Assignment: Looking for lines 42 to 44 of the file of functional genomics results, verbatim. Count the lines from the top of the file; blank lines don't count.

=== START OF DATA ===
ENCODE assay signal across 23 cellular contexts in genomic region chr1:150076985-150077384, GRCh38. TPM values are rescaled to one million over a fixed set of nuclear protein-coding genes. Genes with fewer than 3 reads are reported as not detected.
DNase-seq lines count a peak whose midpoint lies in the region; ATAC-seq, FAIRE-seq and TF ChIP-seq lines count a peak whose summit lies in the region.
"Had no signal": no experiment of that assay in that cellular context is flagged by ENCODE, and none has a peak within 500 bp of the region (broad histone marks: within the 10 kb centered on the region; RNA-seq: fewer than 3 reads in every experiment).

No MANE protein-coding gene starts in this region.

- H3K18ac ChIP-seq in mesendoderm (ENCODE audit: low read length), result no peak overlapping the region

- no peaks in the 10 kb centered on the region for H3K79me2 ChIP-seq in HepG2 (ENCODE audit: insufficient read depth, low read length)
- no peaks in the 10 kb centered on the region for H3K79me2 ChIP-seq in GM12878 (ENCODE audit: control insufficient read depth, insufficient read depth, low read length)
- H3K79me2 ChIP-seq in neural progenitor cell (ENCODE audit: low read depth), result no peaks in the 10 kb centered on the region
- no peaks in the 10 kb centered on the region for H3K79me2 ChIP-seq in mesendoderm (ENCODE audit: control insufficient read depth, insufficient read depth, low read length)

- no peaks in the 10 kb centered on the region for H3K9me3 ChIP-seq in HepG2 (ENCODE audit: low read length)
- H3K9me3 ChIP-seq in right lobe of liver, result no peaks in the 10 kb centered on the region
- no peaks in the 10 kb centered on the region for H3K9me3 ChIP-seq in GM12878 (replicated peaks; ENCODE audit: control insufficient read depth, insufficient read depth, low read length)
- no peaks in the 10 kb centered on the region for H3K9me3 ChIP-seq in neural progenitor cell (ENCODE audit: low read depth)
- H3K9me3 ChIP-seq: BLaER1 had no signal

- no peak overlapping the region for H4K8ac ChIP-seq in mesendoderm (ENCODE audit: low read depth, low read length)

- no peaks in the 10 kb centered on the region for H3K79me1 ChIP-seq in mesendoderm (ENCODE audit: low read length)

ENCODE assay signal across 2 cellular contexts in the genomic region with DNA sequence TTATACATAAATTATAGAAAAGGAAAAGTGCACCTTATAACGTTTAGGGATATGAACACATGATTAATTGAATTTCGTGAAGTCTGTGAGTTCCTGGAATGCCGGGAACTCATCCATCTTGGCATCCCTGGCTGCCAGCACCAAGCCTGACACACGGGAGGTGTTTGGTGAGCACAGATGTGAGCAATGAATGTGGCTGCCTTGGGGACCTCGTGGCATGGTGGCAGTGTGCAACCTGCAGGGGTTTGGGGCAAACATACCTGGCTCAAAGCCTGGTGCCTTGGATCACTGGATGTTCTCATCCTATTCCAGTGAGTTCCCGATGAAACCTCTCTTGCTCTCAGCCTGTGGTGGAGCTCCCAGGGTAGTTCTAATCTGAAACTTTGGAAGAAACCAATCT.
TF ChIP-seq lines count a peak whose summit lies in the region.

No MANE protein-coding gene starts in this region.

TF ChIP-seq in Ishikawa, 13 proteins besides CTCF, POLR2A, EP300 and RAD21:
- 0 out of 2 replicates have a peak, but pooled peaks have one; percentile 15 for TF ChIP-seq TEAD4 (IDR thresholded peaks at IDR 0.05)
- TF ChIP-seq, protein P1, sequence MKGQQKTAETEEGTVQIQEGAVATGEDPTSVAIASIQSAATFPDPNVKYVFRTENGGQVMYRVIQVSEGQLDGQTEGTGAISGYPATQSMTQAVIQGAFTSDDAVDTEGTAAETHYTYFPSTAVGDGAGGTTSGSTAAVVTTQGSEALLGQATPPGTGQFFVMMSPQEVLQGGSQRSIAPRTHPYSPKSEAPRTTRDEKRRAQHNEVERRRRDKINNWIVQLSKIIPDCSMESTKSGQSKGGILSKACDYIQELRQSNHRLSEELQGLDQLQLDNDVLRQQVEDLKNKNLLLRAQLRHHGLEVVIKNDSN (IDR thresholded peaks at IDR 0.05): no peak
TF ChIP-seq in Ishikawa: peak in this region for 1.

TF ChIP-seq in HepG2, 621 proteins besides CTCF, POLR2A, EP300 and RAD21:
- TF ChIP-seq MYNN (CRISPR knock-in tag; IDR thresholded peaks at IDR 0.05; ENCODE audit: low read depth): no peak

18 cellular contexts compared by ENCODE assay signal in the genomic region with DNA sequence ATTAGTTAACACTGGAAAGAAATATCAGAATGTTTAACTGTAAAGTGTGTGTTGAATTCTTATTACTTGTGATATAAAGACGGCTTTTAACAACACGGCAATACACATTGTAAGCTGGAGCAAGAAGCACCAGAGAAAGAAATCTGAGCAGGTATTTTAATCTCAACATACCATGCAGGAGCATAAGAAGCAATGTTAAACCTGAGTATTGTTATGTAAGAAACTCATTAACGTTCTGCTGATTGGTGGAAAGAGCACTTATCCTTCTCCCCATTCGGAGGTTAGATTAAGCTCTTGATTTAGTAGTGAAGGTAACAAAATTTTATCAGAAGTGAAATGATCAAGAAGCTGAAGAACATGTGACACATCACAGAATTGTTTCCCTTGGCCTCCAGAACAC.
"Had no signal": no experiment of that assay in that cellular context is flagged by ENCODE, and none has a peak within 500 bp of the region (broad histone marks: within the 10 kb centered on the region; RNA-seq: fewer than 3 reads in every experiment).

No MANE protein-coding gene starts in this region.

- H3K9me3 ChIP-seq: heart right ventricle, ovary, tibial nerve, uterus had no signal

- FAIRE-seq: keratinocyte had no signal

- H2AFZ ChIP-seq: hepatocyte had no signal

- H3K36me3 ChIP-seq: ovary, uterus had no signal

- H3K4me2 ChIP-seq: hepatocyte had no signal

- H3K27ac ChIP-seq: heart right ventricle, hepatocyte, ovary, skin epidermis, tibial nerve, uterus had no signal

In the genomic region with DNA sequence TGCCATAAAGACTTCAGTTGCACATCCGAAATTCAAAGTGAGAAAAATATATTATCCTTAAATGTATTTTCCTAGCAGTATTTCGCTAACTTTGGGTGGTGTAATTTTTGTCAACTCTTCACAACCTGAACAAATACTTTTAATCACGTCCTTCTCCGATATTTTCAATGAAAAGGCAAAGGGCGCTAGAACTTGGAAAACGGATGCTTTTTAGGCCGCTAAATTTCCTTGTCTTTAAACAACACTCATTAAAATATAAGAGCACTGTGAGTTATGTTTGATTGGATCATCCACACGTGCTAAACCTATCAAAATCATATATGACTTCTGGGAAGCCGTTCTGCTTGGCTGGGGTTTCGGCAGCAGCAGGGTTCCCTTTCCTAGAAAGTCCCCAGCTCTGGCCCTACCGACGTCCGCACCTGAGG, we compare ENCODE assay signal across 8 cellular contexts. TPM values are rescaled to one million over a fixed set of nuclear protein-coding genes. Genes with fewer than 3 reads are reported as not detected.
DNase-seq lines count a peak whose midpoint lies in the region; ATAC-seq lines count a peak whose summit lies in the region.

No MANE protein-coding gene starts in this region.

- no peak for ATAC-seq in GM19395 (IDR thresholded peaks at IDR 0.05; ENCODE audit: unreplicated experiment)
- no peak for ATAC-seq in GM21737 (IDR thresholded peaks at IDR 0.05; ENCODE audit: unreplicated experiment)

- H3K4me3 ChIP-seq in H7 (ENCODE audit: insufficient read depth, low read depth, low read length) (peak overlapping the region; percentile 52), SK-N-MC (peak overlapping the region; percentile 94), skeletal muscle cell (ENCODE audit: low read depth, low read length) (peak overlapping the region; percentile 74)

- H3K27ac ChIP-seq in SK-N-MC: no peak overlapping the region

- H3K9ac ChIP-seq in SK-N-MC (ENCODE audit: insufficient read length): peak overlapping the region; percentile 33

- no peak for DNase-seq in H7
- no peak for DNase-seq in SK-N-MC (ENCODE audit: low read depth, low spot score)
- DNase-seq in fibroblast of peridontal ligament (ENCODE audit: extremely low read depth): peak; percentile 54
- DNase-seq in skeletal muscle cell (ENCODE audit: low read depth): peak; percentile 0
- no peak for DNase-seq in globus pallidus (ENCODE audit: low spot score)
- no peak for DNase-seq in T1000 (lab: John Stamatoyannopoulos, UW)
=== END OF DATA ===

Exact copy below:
- H3K9ac ChIP-seq in SK-N-MC (ENCODE audit: insufficient read length): peak overlapping the region; percentile 33

- no peak for DNase-seq in H7
- no peak for DNase-seq in SK-N-MC (ENCODE audit: low read depth, low spot score)